MM Tayamen - 2005 - Aquaculture Department, Southeast Asian Fisheries Development Center
      The giant freshwater prawn (Macrobrachium rosenbengii) is one of the indigenous prawns found in many parts of the country. Locally known as ulang, it is a hardy species that is easily farmed. On the average, farmed ulang weighs from 30 to 100 grams, which translates to 10 to 25 pieces per kilo. This is very much comparable to the medium to large or jumbo sizes of brackishwater tiger shrimps or sugpo. In the wild, ulang grow as much as 500 g and sells at 300 to 350 pesos/kg ($1=P55.50), however, the quantity harvested is limited and is dependent on its seasonality.

      Despite the development of both hatchery and grow-out technologies for ulang, there is really no significant commercial production in the country yet, except in BFAR-operated hatcheries in Muñoz and in Dagupan. To date, the only private ulang hatchery is MBL Farms producing up to 150,000 PL or post-larvae per run (45 days), although there are entrepreneurs trained in Muñoz who are also operating small backyard hatcheries for prawns.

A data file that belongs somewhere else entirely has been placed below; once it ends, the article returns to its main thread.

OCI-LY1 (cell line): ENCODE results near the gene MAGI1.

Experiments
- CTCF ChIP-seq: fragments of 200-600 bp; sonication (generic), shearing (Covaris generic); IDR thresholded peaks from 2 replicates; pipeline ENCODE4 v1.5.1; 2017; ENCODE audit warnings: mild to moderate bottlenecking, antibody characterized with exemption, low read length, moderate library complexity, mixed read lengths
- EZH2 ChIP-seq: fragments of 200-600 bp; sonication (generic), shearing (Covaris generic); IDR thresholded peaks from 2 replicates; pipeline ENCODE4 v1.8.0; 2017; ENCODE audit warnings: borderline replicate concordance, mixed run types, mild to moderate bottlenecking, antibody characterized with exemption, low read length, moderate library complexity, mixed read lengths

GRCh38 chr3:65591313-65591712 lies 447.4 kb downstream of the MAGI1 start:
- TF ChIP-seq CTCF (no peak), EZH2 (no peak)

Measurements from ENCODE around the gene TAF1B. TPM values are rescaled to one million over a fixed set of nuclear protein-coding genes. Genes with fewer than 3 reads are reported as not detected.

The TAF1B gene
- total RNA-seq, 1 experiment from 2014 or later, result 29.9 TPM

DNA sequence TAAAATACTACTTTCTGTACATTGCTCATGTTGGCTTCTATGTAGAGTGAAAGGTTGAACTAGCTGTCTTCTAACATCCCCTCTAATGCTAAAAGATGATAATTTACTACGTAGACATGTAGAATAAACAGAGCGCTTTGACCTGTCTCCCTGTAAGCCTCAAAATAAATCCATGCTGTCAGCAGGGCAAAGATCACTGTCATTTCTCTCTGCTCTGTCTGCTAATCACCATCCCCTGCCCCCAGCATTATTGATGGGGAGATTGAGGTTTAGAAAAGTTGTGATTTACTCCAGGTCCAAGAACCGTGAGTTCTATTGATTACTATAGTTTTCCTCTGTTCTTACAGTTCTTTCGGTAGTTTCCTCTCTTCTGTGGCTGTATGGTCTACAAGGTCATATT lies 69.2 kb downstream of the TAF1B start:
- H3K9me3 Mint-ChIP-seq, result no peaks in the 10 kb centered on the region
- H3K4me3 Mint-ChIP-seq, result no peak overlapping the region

With the emerging global market on this giant freshwater prawn coupled with improved technologies, it is but imperative to speed up the development of the industry in the country. However, the industry is faced with problems and constraints that include:

      • insufficient breeders

      • insufficient supply of post-larvae or PL for stocking

      • limited market supply

      • limited funds for interested stakeholders

      • insufficient information

      • inadequate promotion of technology transfer

      • very few skilled and/or trained technicians

      • research and development of ulang hatchery and grow-out are still wanting new technologies
    • Meeting report

      The freshwater prawn research at SEAFDEC/AQD. 

      MR Eguia - 2005 - Aquaculture Department, Southeast Asian Fisheries Development Center
      Research and commercial production of the freshwater prawn, Macrobrachium sp., in the Philippines are yet not well-developed. Although studies on Macrobrachium sp. (or ulang as it is locally known), started at the Binangonan Freshwater Station (BFS) of SEAFDEC/AQD in the mid-1980s, research efforts were discontinued soon thereafter because of: (a) inadequate technical skills; (b) problems with larval rearing and the domestication of wild stocks; and (c) the Macrobrachium sp. is being considered in the Philippines as a low priority species in contrast to commercially important freshwater commodities like tilapia and milkfish.